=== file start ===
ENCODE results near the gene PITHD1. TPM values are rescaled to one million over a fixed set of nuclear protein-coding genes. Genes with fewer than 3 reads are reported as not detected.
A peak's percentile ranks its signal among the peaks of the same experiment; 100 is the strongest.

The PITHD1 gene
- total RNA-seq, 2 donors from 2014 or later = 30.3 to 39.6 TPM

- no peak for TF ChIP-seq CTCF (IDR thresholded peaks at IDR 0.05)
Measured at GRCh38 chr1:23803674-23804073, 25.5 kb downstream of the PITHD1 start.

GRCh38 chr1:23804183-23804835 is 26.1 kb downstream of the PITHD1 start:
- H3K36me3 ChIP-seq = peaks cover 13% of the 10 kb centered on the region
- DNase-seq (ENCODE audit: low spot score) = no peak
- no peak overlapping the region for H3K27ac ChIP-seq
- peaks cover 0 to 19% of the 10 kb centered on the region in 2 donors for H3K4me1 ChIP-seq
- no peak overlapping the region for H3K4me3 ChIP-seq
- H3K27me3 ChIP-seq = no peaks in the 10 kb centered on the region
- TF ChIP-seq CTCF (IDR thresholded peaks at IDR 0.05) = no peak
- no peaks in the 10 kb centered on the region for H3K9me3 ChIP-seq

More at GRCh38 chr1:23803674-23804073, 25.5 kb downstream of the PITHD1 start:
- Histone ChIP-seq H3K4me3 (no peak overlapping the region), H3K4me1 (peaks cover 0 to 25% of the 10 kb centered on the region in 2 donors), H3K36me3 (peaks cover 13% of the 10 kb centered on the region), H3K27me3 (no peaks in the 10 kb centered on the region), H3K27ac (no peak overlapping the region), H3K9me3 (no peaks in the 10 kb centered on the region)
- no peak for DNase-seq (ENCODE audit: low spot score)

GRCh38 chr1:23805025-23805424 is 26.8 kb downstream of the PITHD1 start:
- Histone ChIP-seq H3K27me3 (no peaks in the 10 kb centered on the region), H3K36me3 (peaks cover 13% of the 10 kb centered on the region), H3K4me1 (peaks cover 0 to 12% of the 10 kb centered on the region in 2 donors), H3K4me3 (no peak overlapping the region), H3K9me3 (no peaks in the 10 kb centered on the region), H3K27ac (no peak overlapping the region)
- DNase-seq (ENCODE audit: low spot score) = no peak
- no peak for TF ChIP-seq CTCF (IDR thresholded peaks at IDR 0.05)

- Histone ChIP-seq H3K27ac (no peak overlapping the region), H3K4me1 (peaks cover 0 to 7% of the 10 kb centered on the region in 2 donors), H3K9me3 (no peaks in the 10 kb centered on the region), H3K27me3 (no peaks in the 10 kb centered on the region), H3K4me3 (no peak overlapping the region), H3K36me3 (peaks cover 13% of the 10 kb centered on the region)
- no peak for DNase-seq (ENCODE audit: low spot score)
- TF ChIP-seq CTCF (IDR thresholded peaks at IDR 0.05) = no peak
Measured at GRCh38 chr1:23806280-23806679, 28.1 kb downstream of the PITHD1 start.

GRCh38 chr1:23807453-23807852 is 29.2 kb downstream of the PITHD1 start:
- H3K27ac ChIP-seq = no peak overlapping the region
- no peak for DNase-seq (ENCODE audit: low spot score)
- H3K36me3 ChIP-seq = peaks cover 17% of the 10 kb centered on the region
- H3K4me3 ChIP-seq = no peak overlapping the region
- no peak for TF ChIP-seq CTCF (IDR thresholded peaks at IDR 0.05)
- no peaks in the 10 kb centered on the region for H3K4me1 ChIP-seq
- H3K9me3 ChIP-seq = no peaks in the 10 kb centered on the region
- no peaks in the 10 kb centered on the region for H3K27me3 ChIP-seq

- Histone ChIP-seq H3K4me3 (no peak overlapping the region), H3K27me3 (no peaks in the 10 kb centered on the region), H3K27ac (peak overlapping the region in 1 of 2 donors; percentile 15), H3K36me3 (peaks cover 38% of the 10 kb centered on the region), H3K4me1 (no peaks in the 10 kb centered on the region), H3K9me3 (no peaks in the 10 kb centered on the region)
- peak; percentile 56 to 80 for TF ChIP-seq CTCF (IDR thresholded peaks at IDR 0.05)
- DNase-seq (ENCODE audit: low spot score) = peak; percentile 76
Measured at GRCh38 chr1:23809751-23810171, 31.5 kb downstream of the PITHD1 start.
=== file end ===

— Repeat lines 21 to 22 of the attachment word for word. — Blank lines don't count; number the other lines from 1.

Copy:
- DNase-seq (ENCODE audit: low spot score) = no peak
- no peak for TF ChIP-seq CTCF (IDR thresholded peaks at IDR 0.05)